Another day on red clay, another figure in the black for Rafael Nadal. The statistics will show that Lleyton Hewitt yesterday became the Spaniard's 57th successive victim on terre battue, but any impression that the French Open's defending champion is having an easy ride here would be thoroughly misleading.
Nadal won 6-2, 5-7, 6-4, 6-2 in three hours and 17 minutes. It was nearly two hours less than he had needed to subdue Paul-Henri Mathieu in the previous round - and it was achieved despite an official warning for taking too long between points - but at times Hewitt provided a challenge that was every bit as demanding as that set by the gun-blazing Frenchman on Saturday.
As a counter-puncher Hewitt has a game similar to Nadal's, but there is more subtlety and style to his play and a greater variation in tactics. Both are magnificent retrievers who never know when they are beaten, but whereas the Spaniard bludgeons rivals into submission with the sheer weight of his shots, the Australian is more likely to send his opponent scurrying into all corners of the court before wielding a killing blow with a stiletto.
Nadal could not cope with some of the acute cross-court angles Hewitt found and on occasions was even faced with the rare sight on clay of a player following his serve into the net. The former Wimbledon champion served beautifully for two and a half sets and it was only after he was broken at 4-4 in the third that Nadal started to take charge as the Australian's recent lack of matches took effect.
Having had his year disrupted by injuries, Hewitt will go into the grass-court season encouraged by his displays here. He had played only one match on clay before arriving in Paris, a first-round defeat in Portschach to Marcos Daniel in which he suffered an ankle injury which almost ruled him out of Roland Garros.
"When I look back on it in a couple of days there will be a lot of positives I'll take out of this, especially as I didn't even know whether I was actually going to be able to play here a week and a half ago," Hewitt said. "I went out there and gave everything I had. I felt that I was striking the ball well and I'll be a lot more confident going into Queen's than I probably was coming into the French Open."
It was Nadal's first victory over Hewitt in four attempts - the Australian is one of only five players who have met him more than once who have a superior head-to-head record - but the Spaniard did not feel he had been at his best. "I felt tired today," he said. "I lost concentration at times, probably because I was more tired than usual."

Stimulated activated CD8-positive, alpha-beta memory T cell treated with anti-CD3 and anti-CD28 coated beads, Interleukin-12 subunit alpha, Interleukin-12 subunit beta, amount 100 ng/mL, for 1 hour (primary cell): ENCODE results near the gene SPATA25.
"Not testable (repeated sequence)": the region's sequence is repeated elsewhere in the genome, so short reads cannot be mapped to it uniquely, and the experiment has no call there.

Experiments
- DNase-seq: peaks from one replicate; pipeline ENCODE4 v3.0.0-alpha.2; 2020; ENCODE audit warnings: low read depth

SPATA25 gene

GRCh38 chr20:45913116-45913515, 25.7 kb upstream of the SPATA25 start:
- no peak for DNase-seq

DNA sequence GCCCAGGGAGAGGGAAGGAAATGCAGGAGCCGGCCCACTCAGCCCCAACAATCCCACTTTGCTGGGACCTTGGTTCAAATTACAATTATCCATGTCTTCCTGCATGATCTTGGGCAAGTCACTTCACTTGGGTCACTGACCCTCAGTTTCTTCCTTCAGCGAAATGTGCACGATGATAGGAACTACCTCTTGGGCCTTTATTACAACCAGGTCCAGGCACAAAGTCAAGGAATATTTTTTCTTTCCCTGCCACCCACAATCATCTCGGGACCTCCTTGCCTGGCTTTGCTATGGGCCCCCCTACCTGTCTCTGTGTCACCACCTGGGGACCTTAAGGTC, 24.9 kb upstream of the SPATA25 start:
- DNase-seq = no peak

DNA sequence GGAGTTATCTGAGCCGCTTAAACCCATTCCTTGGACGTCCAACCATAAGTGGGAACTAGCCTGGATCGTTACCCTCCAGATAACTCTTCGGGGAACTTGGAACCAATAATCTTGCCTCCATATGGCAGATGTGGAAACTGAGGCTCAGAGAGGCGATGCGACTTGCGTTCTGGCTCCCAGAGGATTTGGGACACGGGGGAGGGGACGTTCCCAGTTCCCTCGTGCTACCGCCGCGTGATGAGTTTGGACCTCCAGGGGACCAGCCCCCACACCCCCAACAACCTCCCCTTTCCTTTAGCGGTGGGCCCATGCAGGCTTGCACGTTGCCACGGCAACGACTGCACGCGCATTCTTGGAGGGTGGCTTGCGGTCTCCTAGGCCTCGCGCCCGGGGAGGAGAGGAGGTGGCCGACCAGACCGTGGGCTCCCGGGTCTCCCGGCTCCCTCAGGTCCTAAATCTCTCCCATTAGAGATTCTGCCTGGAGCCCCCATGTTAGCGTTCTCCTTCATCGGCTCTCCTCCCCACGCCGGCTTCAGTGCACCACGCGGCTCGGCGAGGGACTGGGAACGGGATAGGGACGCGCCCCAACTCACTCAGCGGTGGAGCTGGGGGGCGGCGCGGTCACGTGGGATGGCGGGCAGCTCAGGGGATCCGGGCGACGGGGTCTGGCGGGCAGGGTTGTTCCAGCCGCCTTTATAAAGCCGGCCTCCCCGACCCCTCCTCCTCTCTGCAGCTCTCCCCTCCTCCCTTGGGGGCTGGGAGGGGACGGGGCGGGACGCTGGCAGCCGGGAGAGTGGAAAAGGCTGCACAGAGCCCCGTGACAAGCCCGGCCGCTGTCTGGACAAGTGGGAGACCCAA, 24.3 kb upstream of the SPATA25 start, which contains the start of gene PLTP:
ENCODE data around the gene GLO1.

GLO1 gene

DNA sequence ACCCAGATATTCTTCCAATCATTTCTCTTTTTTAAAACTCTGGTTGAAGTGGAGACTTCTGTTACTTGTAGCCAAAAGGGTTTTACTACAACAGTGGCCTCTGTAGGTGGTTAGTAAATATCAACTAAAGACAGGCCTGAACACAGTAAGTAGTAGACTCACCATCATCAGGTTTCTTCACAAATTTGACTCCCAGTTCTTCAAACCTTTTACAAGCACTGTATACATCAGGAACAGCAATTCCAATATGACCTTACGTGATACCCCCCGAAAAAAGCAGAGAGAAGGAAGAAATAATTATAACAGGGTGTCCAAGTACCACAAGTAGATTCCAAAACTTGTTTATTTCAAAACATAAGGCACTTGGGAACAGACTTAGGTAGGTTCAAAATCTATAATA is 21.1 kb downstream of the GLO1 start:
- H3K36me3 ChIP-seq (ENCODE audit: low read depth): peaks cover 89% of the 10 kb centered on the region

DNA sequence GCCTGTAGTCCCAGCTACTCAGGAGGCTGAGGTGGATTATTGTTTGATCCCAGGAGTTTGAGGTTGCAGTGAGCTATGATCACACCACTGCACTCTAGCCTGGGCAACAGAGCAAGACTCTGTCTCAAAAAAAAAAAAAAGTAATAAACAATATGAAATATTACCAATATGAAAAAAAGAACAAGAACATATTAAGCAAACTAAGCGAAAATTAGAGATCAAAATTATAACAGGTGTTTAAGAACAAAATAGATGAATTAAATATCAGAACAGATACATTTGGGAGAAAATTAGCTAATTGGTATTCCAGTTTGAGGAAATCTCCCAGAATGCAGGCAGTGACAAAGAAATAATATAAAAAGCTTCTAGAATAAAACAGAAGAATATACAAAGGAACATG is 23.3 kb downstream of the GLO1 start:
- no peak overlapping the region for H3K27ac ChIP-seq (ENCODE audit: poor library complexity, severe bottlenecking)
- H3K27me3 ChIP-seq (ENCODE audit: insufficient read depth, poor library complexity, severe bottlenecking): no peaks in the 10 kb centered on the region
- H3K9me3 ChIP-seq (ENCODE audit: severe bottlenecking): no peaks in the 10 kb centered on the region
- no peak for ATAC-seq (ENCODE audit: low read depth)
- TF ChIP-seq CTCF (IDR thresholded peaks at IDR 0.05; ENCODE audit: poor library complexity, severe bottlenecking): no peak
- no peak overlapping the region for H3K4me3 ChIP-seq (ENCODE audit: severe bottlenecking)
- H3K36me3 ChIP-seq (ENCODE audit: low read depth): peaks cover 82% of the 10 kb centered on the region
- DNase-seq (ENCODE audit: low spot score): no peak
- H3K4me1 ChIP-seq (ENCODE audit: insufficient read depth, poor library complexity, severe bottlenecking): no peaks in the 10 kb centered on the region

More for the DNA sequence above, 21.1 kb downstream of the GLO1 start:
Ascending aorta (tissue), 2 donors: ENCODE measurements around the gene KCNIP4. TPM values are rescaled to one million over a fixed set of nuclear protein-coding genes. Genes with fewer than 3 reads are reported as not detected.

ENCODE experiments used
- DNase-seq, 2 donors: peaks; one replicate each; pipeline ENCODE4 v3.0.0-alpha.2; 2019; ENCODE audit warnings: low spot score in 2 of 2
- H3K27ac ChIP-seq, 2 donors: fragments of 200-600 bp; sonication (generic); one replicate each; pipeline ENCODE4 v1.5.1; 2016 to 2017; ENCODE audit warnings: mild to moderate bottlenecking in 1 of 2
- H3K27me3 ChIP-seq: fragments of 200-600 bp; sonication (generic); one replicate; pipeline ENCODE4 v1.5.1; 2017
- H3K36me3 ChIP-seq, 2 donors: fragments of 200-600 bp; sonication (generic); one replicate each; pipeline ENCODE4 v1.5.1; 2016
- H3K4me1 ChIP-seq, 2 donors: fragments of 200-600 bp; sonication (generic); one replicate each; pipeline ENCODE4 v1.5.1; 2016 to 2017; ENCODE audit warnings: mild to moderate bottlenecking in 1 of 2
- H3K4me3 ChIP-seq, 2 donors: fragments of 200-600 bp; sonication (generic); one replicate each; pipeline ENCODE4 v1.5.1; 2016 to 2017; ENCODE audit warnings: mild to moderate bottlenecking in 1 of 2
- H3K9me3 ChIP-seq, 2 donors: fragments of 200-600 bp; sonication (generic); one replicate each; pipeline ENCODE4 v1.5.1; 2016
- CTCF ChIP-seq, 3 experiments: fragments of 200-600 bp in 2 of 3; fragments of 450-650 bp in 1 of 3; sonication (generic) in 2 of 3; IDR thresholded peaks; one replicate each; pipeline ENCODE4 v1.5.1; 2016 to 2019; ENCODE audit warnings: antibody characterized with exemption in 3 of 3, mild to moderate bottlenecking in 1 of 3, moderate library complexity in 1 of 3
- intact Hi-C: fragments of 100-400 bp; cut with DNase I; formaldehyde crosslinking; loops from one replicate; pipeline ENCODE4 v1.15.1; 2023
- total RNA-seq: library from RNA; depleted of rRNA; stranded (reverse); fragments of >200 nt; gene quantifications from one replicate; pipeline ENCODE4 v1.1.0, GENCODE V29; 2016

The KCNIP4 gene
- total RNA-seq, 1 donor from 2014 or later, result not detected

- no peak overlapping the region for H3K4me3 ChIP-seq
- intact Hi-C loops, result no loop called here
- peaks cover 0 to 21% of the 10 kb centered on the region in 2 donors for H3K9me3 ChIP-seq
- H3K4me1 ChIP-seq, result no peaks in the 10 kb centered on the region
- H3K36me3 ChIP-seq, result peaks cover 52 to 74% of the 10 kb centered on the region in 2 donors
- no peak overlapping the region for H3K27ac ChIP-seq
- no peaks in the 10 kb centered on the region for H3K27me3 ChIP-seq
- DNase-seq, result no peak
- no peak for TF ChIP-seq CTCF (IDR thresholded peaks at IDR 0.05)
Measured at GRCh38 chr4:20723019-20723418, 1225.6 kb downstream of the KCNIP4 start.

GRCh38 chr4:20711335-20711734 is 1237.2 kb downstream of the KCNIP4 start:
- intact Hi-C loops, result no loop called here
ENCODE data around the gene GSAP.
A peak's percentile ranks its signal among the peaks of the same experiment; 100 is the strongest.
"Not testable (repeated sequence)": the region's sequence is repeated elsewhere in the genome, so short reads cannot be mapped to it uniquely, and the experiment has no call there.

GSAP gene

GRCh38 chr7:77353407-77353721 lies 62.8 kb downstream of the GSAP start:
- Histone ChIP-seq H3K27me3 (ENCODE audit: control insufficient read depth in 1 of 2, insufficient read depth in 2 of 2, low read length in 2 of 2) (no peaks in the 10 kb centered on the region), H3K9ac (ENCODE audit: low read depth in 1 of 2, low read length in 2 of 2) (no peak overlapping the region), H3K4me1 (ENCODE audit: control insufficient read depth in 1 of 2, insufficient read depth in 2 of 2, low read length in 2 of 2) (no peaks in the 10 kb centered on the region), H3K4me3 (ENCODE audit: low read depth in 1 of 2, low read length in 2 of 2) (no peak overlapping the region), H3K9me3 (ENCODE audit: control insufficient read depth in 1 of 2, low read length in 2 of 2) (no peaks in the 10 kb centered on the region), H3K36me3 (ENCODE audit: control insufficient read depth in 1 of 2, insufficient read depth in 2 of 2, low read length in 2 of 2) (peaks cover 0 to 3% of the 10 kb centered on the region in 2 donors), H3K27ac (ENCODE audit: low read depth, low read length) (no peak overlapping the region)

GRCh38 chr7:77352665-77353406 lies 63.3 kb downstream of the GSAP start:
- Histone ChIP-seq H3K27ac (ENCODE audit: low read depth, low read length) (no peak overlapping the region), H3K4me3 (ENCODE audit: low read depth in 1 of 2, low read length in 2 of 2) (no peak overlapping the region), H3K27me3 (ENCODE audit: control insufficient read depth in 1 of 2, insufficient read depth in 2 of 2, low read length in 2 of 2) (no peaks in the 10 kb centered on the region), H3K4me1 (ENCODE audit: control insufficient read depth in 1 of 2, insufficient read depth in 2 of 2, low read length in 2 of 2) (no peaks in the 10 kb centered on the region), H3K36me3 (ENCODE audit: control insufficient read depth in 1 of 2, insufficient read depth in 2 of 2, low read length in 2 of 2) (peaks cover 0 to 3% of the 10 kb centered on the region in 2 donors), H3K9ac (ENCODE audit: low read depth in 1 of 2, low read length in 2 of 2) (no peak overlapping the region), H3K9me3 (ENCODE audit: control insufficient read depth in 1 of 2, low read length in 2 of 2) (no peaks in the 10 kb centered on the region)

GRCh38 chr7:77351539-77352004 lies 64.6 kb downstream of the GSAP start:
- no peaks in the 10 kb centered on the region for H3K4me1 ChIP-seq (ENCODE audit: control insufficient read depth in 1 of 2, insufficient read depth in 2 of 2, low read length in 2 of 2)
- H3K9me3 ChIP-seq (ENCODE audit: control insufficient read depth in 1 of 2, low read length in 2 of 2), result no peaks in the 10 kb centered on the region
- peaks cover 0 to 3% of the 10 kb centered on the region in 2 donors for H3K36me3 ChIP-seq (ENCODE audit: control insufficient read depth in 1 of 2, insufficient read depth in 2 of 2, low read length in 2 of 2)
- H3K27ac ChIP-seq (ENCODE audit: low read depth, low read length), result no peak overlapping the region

Nadal's quarter-final opponent will be Novak Djokovic, who is having an excellent tournament. The 19-year-old Serb knocked out his third seeded opponent in a row when he beat Gael Monfils 7-6, 7-6, 6-3. The Frenchman, who appeared at his post-match press conference wearing an Arsenal shirt ("it's because of the sponsors", he said), had reached this stage with three successive five-set victories but was troubled by an injury to his left thigh which needed regular attention.
Earlier this year Djokovic played a key role in Serbia and Montenegro's victory over Britain in the Davis Cup in Glasgow. His mother spoke to Lawn Tennis Association officials during that visit about the possibility of the family (Novak has two tennis-playing younger brothers) moving to Britain on a permanent basis. Novak played down speculation here about his representing Britain in the future but did not rule out the possibility.
You would have got long odds on Julien Benneteau being the last French player left in either the men's or women's singles but the world No 95 took his place in the quarter-finals when Spain's Alberto Martin retired with a back injury after only six games. Benneteau now plays Ivan Ljubicic, the No 4 seed, who beat Ruben Ramirez Hidalgo in four sets.
Men's quarter-finals line-up
* 1 Roger Federer (Swit) v 12 Mario Ancic (Croa) * 3 David Nalbandian (Arg) v 6 Nikolay Davydenko (Rus)
* Julien Benneteau (Fr) v 4 Ivan Ljubicic (Croa)
* Novak Djokovic (Serb-M) v 2 Rafael Nadal (Sp)
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